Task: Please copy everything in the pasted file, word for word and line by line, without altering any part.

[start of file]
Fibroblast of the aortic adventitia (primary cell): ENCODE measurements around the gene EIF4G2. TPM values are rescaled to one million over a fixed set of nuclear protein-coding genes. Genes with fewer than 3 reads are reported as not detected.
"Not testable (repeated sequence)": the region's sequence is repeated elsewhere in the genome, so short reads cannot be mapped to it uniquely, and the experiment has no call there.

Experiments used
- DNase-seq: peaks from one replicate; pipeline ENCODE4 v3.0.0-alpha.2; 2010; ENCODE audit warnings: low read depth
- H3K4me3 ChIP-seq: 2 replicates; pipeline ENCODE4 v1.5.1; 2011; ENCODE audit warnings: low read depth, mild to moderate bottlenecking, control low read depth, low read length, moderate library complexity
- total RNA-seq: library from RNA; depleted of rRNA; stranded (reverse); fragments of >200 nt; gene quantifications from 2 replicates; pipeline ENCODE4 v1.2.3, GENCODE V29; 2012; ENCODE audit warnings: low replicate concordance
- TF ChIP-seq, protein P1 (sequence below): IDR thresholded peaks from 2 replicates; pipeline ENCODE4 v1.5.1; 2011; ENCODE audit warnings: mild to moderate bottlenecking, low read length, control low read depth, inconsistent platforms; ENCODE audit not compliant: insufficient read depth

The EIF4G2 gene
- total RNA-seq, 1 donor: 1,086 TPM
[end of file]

Fibroblast of the aortic adventitia (primary cell): ENCODE measurements around the gene EIF4G2. TPM values are rescaled to one million over a fixed set of nuclear protein-coding genes. Genes with fewer than 3 reads are reported as not detected.
"Not testable (repeated sequence)": the region's sequence is repeated elsewhere in the genome, so short reads cannot be mapped to it uniquely, and the experiment has no call there.

Experiments used
- DNase-seq: peaks from one replicate; pipeline ENCODE4 v3.0.0-alpha.2; 2010; ENCODE audit warnings: low read depth
- H3K4me3 ChIP-seq: 2 replicates; pipeline ENCODE4 v1.5.1; 2011; ENCODE audit warnings: low read depth, mild to moderate bottlenecking, control low read depth, low read length, moderate library complexity
- total RNA-seq: library from RNA; depleted of rRNA; stranded (reverse); fragments of >200 nt; gene quantifications from 2 replicates; pipeline ENCODE4 v1.2.3, GENCODE V29; 2012; ENCODE audit warnings: low replicate concordance
- TF ChIP-seq, protein P1 (sequence below): IDR thresholded peaks from 2 replicates; pipeline ENCODE4 v1.5.1; 2011; ENCODE audit warnings: mild to moderate bottlenecking, low read length, control low read depth, inconsistent platforms; ENCODE audit not compliant: insufficient read depth

The EIF4G2 gene
- total RNA-seq, 1 donor: 1,086 TPM